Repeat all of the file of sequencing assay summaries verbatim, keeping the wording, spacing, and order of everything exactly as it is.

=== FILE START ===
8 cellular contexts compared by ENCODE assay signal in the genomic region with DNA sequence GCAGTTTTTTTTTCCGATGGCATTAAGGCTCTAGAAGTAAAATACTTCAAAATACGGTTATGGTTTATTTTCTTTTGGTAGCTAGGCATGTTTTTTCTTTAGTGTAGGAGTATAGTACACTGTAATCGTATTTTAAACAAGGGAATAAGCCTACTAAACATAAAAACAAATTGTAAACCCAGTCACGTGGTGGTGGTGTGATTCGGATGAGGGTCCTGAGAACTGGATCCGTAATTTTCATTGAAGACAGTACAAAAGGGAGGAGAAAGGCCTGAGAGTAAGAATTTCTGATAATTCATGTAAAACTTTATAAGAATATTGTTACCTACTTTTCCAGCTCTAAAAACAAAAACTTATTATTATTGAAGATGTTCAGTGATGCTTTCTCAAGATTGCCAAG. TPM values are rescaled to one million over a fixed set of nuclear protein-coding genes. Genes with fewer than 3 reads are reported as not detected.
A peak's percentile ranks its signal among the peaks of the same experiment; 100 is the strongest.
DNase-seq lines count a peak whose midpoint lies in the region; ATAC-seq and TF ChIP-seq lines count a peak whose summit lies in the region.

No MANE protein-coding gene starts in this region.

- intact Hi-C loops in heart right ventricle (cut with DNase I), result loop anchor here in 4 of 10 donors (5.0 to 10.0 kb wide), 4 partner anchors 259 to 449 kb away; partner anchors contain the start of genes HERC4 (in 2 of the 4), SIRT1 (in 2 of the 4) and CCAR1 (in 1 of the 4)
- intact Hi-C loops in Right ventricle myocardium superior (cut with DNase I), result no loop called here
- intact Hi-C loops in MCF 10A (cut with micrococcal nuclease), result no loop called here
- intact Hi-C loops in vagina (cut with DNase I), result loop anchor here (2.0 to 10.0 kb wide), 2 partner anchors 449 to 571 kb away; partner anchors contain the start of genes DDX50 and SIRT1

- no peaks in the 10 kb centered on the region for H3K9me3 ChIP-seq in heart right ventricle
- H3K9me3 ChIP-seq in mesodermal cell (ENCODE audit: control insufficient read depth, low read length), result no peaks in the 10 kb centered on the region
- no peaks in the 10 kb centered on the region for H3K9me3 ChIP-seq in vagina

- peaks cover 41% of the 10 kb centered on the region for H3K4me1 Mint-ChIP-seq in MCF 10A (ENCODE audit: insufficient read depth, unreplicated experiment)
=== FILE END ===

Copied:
8 cellular contexts compared by ENCODE assay signal in the genomic region with DNA sequence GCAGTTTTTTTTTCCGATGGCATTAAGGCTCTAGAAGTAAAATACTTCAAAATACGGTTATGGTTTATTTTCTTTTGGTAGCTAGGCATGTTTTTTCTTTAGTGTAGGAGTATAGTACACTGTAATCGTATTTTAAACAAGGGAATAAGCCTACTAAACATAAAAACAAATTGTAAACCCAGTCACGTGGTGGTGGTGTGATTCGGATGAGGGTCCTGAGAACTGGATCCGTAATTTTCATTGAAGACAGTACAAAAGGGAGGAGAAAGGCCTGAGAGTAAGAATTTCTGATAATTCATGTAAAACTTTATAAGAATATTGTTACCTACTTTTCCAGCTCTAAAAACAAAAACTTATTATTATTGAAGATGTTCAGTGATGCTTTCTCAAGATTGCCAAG. TPM values are rescaled to one million over a fixed set of nuclear protein-coding genes. Genes with fewer than 3 reads are reported as not detected.
A peak's percentile ranks its signal among the peaks of the same experiment; 100 is the strongest.
DNase-seq lines count a peak whose midpoint lies in the region; ATAC-seq and TF ChIP-seq lines count a peak whose summit lies in the region.

No MANE protein-coding gene starts in this region.

- intact Hi-C loops in heart right ventricle (cut with DNase I), result loop anchor here in 4 of 10 donors (5.0 to 10.0 kb wide), 4 partner anchors 259 to 449 kb away; partner anchors contain the start of genes HERC4 (in 2 of the 4), SIRT1 (in 2 of the 4) and CCAR1 (in 1 of the 4)
- intact Hi-C loops in Right ventricle myocardium superior (cut with DNase I), result no loop called here
- intact Hi-C loops in MCF 10A (cut with micrococcal nuclease), result no loop called here
- intact Hi-C loops in vagina (cut with DNase I), result loop anchor here (2.0 to 10.0 kb wide), 2 partner anchors 449 to 571 kb away; partner anchors contain the start of genes DDX50 and SIRT1

- no peaks in the 10 kb centered on the region for H3K9me3 ChIP-seq in heart right ventricle
- H3K9me3 ChIP-seq in mesodermal cell (ENCODE audit: control insufficient read depth, low read length), result no peaks in the 10 kb centered on the region
- no peaks in the 10 kb centered on the region for H3K9me3 ChIP-seq in vagina

- peaks cover 41% of the 10 kb centered on the region for H3K4me1 Mint-ChIP-seq in MCF 10A (ENCODE audit: insufficient read depth, unreplicated experiment)